|Place of origin||Arabian Peninsula|
An agal (Arabic: عِقَال; also spelled iqal, egal, or igal) is an Arab men's clothing accessory. It is a black cord, worn doubled, used to keep a ghutrah in place on the wearer's head. It is traditionally made of goat hair.
It is traditionally worn by Arabs from the Arabian Peninsula, Iraq, Jordan, parts of Egypt, Palestine and Syria (such as the Negev in Israel, Deir ez-Zor and Hauran in Syria, and Sinai and Ash Sharqia in Egypt). The Agal is also worn by Ahwazi Arabs in Iran.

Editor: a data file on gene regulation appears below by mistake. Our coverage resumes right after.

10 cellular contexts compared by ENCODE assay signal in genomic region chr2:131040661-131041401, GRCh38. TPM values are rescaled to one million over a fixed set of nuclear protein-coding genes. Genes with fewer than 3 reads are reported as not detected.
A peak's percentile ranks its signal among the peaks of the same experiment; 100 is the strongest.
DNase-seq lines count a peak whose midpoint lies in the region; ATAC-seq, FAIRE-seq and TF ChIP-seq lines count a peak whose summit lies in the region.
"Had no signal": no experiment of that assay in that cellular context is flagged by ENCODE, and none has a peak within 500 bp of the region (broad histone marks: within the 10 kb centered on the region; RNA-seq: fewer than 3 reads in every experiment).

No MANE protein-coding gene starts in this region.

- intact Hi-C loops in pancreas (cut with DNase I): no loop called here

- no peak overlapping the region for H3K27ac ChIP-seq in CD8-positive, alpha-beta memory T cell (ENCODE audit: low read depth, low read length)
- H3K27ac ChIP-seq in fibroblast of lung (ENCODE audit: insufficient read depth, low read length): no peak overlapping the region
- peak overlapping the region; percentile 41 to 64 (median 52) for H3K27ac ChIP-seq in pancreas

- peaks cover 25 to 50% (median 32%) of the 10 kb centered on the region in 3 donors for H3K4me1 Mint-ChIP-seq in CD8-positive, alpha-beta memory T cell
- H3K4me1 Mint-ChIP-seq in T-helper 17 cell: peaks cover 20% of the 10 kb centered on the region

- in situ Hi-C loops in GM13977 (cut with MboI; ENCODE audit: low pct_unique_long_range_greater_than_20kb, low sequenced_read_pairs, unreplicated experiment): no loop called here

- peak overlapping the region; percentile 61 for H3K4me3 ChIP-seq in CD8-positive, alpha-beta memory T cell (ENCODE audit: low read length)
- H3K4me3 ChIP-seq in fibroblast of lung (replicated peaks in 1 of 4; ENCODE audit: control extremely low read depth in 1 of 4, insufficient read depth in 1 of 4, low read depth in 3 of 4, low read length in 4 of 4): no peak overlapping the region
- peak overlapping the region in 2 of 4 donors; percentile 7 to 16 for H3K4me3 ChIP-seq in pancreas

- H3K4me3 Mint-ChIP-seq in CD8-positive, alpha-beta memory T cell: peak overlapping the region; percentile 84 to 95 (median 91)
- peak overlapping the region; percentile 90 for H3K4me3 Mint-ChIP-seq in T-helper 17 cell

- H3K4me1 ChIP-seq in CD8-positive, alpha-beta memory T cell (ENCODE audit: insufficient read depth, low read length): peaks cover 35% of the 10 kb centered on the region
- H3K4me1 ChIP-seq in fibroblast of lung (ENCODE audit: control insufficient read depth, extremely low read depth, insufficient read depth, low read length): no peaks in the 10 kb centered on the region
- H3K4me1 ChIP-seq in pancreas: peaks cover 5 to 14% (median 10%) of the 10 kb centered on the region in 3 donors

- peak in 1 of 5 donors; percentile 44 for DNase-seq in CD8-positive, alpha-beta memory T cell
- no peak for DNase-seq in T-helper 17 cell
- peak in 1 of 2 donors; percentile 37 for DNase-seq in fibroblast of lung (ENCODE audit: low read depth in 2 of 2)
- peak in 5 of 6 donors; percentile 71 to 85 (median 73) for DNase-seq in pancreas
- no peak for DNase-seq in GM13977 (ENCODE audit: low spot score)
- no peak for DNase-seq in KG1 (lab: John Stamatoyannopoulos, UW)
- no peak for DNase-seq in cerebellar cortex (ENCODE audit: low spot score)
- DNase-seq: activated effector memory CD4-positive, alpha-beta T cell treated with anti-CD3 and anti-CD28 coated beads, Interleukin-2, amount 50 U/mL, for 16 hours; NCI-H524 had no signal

The use of the agal and ghutra is dated through antiquities including bas-reliefs and statues going back to ancient times. The agal is traced in Semitic and Middle Eastern civilizations based on old Babylon artifacts such as Elamite coins and figures and even in ancient Arabian kingdoms. In his book Iran In The Ancient East, the archaeologist and Elamologist Ernst Herzfeld, in referring to the Susa bas-reliefs, points to the ancient agal as unique headwear of Elamites that distinguished them from other nations.